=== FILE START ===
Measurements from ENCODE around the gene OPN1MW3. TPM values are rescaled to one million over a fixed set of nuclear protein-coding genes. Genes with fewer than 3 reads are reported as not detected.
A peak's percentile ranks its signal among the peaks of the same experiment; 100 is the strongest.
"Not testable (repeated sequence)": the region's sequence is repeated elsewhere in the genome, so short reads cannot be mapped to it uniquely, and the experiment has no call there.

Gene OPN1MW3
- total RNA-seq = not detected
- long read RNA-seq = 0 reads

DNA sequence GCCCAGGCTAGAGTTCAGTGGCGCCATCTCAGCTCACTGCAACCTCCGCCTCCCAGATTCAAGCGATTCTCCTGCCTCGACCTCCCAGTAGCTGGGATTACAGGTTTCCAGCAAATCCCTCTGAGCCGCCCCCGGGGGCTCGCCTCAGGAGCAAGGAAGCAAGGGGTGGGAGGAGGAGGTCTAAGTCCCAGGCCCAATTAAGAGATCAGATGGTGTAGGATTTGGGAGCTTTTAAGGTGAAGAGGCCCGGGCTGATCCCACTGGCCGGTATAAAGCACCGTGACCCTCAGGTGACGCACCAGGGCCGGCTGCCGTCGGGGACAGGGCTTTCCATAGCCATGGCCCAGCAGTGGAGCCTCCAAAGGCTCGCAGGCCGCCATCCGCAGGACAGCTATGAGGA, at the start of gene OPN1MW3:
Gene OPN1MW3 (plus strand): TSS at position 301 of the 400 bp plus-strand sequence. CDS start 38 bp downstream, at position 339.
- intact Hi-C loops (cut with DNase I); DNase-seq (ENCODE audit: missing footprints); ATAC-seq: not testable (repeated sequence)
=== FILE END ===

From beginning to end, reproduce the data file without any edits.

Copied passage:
Measurements from ENCODE around the gene OPN1MW3. TPM values are rescaled to one million over a fixed set of nuclear protein-coding genes. Genes with fewer than 3 reads are reported as not detected.
A peak's percentile ranks its signal among the peaks of the same experiment; 100 is the strongest.
"Not testable (repeated sequence)": the region's sequence is repeated elsewhere in the genome, so short reads cannot be mapped to it uniquely, and the experiment has no call there.

Gene OPN1MW3
- total RNA-seq = not detected
- long read RNA-seq = 0 reads

DNA sequence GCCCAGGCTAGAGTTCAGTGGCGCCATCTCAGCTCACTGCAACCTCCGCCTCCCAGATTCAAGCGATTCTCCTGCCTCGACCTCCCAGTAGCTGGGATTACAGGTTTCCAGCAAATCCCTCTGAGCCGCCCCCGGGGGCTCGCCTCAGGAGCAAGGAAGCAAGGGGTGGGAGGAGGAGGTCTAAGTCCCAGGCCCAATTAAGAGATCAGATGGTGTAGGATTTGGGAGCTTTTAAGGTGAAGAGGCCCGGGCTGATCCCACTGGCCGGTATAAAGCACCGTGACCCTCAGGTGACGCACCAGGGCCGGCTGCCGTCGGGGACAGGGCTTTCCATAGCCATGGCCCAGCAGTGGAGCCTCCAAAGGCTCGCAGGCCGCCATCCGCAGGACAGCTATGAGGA, at the start of gene OPN1MW3:
Gene OPN1MW3 (plus strand): TSS at position 301 of the 400 bp plus-strand sequence. CDS start 38 bp downstream, at position 339.
- intact Hi-C loops (cut with DNase I); DNase-seq (ENCODE audit: missing footprints); ATAC-seq: not testable (repeated sequence)